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An integrative strategy for targeted evaluation of biomarker expression in non-small cell lung cancer
Uppsala University, Disciplinary Domain of Medicine and Pharmacy, Faculty of Medicine, Department of Immunology, Genetics and Pathology, Molecular and Morphological Pathology.
2016 (English)Doctoral thesis, comprehensive summary (Other academic)
Abstract [en]

Despite improvements in therapy, the prognosis for non-small cell lung cancer (NSCLC) patients remains poor, and cure is only possible in localized tumors after surgical resection. A new generation of targeted cancer drugs has led to the expectation that lung cancer therapy can be significantly improved, but these drugs are today only an option in a small subset of NSCLC patients, and their effect is temporary. Therefore, the aim of this thesis was to characterize NSCLC in order to find new treatment targets and to evaluate biomarkers that further optimize therapy selection.

In Paper I, the expression of the potential treatment targets claudin 6 and claudin 18.2 were evaluated based on immunohistochemical- and gene expression analysis. High ectopic protein and gene expression were demonstrated for both claudins in small subgroups of NSCLC. Clinical trials using humanized monoclonal antibodies against both proteins are ongoing in other cancer forms and may be extended to NSCLC.

In Paper II, the prognostic impact of the inflammatory mediator cyclooxygenase 2 (COX-2) was evaluated. No prognostic significance was found in a meta-analysis incorporating gene expression data of 1337 NSCLC patients. Likewise, COX-2 protein expression in tumor cells was not associated with survival in two independent NSCLC cohorts. However, in one of the analyzed cohorts, higher COX-2 expression in the tumor stroma was associated with longer survival and may therefore be a subject for further investigation.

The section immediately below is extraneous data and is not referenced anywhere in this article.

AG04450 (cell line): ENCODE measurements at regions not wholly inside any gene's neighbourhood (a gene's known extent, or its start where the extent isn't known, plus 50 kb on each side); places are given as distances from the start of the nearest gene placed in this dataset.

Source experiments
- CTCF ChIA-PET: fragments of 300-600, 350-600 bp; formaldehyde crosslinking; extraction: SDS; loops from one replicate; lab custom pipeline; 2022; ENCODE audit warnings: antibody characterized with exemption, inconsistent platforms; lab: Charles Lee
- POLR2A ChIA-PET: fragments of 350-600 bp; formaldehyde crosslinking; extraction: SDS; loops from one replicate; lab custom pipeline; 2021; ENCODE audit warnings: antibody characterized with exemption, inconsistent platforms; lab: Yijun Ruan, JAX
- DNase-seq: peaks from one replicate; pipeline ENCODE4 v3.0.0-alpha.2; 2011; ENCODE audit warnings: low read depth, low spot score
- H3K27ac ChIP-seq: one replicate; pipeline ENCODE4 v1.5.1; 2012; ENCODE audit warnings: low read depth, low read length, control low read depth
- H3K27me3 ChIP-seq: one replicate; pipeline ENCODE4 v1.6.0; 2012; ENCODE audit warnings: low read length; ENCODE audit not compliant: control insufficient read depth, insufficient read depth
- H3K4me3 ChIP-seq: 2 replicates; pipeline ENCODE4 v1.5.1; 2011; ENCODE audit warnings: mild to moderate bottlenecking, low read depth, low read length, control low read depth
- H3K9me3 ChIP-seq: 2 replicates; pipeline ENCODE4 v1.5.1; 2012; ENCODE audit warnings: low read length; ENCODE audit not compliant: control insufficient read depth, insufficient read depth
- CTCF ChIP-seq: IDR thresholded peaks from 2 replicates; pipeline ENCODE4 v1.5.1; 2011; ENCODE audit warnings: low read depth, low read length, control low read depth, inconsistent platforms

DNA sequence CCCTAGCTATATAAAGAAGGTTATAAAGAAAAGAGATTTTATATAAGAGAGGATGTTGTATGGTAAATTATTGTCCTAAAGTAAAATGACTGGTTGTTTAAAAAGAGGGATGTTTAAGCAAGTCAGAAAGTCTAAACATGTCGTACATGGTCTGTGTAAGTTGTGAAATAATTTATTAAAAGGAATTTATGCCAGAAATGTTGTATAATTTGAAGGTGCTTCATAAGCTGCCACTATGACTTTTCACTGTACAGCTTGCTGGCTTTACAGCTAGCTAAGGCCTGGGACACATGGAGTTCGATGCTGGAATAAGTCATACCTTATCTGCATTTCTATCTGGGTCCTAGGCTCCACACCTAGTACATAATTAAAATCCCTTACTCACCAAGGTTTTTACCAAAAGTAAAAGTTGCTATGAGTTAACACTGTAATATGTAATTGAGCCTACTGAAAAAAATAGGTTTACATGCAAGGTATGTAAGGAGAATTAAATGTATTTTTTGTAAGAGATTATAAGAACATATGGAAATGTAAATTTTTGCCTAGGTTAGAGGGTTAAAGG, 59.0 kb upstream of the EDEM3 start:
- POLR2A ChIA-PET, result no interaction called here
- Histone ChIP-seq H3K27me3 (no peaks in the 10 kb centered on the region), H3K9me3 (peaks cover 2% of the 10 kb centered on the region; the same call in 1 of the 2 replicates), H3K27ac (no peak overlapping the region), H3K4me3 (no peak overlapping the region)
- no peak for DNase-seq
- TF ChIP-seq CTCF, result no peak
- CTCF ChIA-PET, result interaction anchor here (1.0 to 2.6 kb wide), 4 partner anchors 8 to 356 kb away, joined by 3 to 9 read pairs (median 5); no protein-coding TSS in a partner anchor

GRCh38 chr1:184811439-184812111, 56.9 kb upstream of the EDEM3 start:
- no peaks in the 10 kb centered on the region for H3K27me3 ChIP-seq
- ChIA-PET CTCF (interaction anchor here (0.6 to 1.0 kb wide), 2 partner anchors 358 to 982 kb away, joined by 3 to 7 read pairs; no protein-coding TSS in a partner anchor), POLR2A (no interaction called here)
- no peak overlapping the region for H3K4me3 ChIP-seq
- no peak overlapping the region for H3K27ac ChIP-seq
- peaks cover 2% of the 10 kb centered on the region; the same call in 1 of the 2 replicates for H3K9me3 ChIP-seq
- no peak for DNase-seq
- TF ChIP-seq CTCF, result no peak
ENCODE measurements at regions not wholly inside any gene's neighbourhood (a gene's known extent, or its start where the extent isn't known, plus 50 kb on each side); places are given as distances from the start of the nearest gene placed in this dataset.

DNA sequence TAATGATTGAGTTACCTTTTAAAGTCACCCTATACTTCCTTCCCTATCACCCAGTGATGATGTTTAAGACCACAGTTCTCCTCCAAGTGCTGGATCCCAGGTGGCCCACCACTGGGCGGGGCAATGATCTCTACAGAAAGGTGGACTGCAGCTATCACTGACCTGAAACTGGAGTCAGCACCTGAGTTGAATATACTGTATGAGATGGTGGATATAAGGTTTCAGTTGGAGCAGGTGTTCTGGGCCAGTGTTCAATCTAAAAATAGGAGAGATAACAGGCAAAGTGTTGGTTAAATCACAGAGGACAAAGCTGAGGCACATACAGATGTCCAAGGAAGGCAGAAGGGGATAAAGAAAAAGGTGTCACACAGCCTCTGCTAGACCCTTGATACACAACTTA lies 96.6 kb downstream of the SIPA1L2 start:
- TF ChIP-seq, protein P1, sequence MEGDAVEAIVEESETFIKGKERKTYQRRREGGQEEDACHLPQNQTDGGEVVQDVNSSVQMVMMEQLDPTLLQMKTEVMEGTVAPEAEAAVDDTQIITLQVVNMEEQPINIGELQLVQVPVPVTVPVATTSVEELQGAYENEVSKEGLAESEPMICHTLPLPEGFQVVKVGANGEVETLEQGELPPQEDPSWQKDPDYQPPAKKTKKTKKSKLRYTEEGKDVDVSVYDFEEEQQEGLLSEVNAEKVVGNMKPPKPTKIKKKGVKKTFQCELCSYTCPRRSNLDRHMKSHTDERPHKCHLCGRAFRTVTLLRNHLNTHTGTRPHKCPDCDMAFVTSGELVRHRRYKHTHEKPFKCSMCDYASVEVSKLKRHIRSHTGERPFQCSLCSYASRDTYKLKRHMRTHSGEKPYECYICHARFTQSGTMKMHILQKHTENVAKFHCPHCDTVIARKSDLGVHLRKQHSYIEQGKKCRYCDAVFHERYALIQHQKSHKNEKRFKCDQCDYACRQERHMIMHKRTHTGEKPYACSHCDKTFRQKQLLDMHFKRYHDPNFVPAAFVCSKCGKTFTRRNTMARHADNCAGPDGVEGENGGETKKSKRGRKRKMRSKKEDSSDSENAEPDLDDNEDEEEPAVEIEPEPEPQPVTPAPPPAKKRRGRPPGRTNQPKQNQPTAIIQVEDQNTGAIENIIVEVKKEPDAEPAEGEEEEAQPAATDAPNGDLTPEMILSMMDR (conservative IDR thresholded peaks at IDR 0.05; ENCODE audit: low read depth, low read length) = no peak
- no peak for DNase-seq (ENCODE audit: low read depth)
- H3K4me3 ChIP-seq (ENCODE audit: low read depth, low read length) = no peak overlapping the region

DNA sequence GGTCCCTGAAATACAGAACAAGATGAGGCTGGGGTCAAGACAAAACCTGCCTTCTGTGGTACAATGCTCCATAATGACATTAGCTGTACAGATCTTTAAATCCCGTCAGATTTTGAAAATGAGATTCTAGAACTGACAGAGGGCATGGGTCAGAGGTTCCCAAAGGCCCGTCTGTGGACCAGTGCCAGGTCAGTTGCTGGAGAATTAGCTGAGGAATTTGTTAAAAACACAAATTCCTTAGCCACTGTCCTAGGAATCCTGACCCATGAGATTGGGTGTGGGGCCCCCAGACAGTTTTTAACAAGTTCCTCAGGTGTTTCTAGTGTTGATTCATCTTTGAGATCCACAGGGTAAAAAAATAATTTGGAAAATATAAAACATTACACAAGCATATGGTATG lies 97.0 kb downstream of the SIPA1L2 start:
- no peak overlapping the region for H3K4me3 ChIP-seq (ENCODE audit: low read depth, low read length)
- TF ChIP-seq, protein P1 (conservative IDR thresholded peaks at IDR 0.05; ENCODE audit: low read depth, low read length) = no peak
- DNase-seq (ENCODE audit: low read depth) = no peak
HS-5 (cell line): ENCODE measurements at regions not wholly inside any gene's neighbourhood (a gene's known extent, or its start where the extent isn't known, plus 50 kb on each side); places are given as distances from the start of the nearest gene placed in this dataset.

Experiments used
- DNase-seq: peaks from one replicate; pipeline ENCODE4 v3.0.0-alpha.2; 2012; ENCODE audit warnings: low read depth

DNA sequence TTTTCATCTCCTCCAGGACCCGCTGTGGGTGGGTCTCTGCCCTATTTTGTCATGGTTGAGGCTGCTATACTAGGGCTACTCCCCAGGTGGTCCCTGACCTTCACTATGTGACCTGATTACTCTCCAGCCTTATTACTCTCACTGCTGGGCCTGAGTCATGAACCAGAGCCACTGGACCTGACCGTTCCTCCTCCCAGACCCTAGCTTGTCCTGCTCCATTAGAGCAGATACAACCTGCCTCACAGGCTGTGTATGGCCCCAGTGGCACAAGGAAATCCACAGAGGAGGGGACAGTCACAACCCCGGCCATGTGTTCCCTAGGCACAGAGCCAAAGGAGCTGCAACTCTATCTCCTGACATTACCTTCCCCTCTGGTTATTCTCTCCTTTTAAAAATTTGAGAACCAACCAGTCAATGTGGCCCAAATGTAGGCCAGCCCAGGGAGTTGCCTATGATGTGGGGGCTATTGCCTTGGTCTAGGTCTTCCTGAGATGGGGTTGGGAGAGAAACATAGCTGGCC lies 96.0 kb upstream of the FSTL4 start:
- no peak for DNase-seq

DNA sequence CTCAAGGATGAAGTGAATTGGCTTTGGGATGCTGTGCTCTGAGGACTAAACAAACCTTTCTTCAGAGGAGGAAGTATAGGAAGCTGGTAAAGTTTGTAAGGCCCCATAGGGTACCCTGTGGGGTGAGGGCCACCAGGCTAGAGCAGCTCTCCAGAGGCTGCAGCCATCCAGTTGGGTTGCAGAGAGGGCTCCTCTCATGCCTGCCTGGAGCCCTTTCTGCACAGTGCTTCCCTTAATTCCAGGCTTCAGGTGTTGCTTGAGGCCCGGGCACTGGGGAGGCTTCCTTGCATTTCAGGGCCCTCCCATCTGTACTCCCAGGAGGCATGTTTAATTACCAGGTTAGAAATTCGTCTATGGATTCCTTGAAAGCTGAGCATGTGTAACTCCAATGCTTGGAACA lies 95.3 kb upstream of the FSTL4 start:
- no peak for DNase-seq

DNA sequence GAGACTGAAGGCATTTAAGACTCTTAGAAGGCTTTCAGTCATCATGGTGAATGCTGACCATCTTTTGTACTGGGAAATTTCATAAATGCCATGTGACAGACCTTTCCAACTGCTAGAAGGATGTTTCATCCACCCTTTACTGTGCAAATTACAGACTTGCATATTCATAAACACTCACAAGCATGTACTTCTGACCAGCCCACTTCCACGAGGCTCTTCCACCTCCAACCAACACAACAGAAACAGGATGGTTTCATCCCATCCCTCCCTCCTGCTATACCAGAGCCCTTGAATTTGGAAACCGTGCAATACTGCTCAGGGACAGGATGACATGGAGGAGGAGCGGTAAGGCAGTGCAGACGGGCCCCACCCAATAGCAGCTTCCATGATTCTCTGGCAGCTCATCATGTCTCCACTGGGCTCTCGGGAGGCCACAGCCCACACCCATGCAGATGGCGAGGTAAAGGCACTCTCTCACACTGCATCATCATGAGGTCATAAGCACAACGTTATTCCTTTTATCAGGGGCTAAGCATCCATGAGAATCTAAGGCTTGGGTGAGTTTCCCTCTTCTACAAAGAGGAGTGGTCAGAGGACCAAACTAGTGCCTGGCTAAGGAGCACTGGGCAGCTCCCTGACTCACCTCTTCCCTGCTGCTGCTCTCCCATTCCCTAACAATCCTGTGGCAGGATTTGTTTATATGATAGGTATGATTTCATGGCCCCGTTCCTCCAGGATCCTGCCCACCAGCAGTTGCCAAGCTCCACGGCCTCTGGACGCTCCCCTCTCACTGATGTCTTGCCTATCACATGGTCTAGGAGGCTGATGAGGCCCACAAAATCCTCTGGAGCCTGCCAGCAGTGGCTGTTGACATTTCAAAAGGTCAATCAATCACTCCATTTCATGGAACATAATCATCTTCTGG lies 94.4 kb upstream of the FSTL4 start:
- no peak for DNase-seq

In Paper III, tumor and stromal COX-2 protein expression was examined in patients treated with the COX-2 inhibitor celecoxib in order to evaluate if COX-2 expression is a predictive biomarker for benefit of celecoxib therapy. Celecoxib did not prolong overall survival neither in the whole cohort nor in patients stratified according to COX-2 expression in tumor or stromal cells. Noteworthy, a tendency towards longer survival was again demonstrated in patients with high COX-2 stromal expression.

In Paper IV, the diagnostic methods for identification of ALK rearrangements were assessed in a large representative Swedish NSCLC population. Fluorescence in situ hybridization (FISH), as the diagnostic standard, was compared to two immunohistochemical assays. ALK gene expression levels were incorporated to supplement the molecular data. The frequency of ALK rearrangements was lower than previously reported. The different methods to detect the ALK fusion demonstrated overlapping results. However, the overlap was poor, so the methods cannot be regarded as interchangeable and should thereby be interpreted with caution when used in clinical diagnostics.

In summary, this thesis applied an integrative translational approach to characterize potential new treatment targets and to evaluate the detection of existing predictive biomarkers in NSCLC.

Place, publisher, year, edition, pages
Uppsala: Acta Universitatis Upsaliensis, 2016. , 58 p.
Series
Digital Comprehensive Summaries of Uppsala Dissertations from the Faculty of Medicine, ISSN 1651-6206 ; 1229
Keyword [en]
non-small cell lung cancer, prognostic biomarkers, predictive biomarkers, immunohistochemistry, gene expression, COX-2, claudin, ALK
National Category
Other Medical Sciences Cancer and Oncology
Research subject
Medical Science
Identifiers
URN: urn:nbn:se:uu:diva-285844ISBN: 978-91-554-9584-8 (print)OAI: oai:DiVA.org:uu-285844DiVA: diva2:921235
Public defence
2016-06-11, Fåhraeussalen, Rudbecklaboratoriet, Dag Hammarskjöldsväg 20, Uppsala, 09:15 (English)
Opponent
Supervisors
Available from: 2016-05-19 Created: 2016-04-19 Last updated: 2016-06-01
List of papers
1. Aberrantly activated claudin 6 and 18.2 as potential therapy targets in non-small-cell lung cancer
Open this publication in new window or tab >>Aberrantly activated claudin 6 and 18.2 as potential therapy targets in non-small-cell lung cancer
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2014 (English)In: International Journal of Cancer, ISSN 0020-7136, E-ISSN 1097-0215, Vol. 135, no 9, 2206-2214 p.Article in journal (Refereed) Published
Abstract [en]